Health Scan: Swallow an ‘improved’ camera pill

A researcher at Tel Aviv University PillCam technologies to the next level.

Medicine pills drugs prescription 311 (photo credit: Thinkstock/Imagebank)
Medicine pills drugs prescription 311
(photo credit: Thinkstock/Imagebank)
The PillCam capsule that people swallow to provide images of pathology in the gastrointestinal system – developed by the Israeli company Given Imaging – is known and used around the world. The PillCam system travels at random and snaps pictures every half second to give doctors an overall view of the intestines.
But now a researcher at Tel Aviv University’s school of mechanical engineering claims he and his colleagues are pushing the technology ahead by developing a capsule endoscope guided by magnetic resonance imaging (MRI). It moves through the digestive tract to detect problems independent of any attachments, says Dr. Gabor Kosa, who adds that unlike the existing capsule, the new wireless capsule will use both MRI and and electronic signals manipulated by those operating the capsule to forge a more precise and deliberate path.
Kosa maintains that it will be a more accurate way for doctors to get a good look at the digestive tract, where difficult-to-diagnose tumors or wounds may be hidden. It will also be used for biopsies and local drug delivery, with the Giving Imaging product does not. The technology, which was recently reported in Biomedical Microdevices, was developed in collaboration with Peter Jakab, an engineer from the surgical planning laboratory at Brigham and Women’s Hospital in Boston, which is affiliated with Harvard Medical School.
What sets this endoscope apart is its ability to actively explore the digestive tract under the direction of a doctor, says Kosa. To do this, the device relies on the magnetic field of the MRI machine as a “driving force. An MRI has a very large constant magnetic field,” he explains. “The capsule needs to navigate according to this field, like a sailboat sailing with the wind.”
To help the capsules “swim” with the magnetic current, the researchers have given them “tails,” a combination of copper coils and flexible polymer.
The magnetic field creates a vibration in the tail that allows for movement, and electronics and microsensors embedded in the capsule allow the capsule’s operator to manipulate the magnetic field that guides the movement of the device. The use of copper, a non-ferro magnetic material, circumvents other diagnostic challenges posed by MRI, Kosa adds. While most metals interfere with MRI by obscuring the picture, copper appears as only a minor blot on otherwise clear film. The ability to drive the capsule, Kosa says, will not only lead to better diagnosis capabilities, but patients will experience a less invasive procedure in a fraction of the time.
In the lab in Boston, the TAU researcher and his colleagues have tested the driving mechanism of the capsule in an aquarium inside the MRI. The results have shown that the capsule can successfully be manipulated using a magnetic field. Moving forward, the researchers are hoping to further develop the capsule’s endoscopic and signalling functions. Kosa, who is a new member of TAU’s faculty, says the project is part of a bright future for the field of microrobotics. At the university, his new research lab, called RBM2S, focuses on microsystems and robotics for biomedical applications, and an educational robotics lab will teach future robotics experts studying at TAU.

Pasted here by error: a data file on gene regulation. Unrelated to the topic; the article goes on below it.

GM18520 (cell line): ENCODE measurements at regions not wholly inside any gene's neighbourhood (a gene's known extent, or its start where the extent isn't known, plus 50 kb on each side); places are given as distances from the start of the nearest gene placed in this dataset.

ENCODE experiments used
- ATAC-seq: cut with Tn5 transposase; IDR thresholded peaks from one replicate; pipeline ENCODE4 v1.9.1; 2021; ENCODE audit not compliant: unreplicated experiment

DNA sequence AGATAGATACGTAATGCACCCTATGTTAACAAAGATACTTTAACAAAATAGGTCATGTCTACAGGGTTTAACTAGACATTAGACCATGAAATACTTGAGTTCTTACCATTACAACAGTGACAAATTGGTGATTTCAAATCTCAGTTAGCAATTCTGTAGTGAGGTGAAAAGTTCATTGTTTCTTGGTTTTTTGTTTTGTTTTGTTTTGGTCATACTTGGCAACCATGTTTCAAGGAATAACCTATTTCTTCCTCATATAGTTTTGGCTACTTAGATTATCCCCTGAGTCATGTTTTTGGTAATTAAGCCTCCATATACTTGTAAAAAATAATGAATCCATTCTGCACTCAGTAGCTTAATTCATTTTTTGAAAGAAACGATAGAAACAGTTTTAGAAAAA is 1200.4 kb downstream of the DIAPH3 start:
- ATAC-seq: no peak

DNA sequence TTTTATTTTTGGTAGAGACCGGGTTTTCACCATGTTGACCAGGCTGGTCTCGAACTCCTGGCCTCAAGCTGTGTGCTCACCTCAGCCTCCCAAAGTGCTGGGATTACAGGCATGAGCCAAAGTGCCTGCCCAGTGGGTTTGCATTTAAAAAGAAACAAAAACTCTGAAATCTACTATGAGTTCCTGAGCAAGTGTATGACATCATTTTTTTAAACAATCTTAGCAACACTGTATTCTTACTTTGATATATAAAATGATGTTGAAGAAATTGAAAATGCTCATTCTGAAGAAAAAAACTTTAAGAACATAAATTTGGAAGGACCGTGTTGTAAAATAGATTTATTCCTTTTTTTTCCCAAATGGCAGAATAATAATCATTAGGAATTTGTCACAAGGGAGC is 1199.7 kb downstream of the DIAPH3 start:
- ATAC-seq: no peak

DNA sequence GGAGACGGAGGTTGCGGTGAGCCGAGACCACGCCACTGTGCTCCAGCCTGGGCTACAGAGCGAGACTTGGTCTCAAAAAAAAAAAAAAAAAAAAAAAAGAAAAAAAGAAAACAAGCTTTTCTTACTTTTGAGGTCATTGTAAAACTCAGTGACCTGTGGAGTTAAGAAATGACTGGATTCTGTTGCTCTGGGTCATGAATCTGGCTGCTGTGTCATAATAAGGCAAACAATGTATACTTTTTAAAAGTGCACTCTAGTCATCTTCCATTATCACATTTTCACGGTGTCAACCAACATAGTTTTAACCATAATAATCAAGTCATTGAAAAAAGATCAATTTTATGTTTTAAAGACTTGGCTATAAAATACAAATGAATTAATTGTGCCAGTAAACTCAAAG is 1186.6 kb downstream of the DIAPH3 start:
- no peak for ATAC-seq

Two patients who undergo the same type of surgery with the same clinical results may each regard their own operation differently, with one saying it was successful while the other is disappointed. A researcher at the Rabin Medical Center-Beilinson Campus in Petah Tikva who studied 63 patients between the ages of 18 and 68 says that the patient’s personality, formed at a very young age, is the reason for these differences. Prof. Eitan Yaniv, director of the nasal and sinus institute in the hospital’s ear, nose and throat department, and Hamutal Saragusti studied patients who underwent surgery to separate the two sides of the nasal septum. They were asked before and after the operation to answer questions on their quality of life, pain and ability to breathe freely. They also underwent a test reflecting their interpersonal communication abilities and a Rorschach test, the results of which were compared with the reactions to black blotted images of people from the general Israeli population.
The Beilinson researchers found that while most of the patients’ objective condition was improved by the surgery, those who had an anxious personality type were much less satisfied by the results than those who did not; their higher satisfaction rate correlated to the rating they gave their quality of life and pain.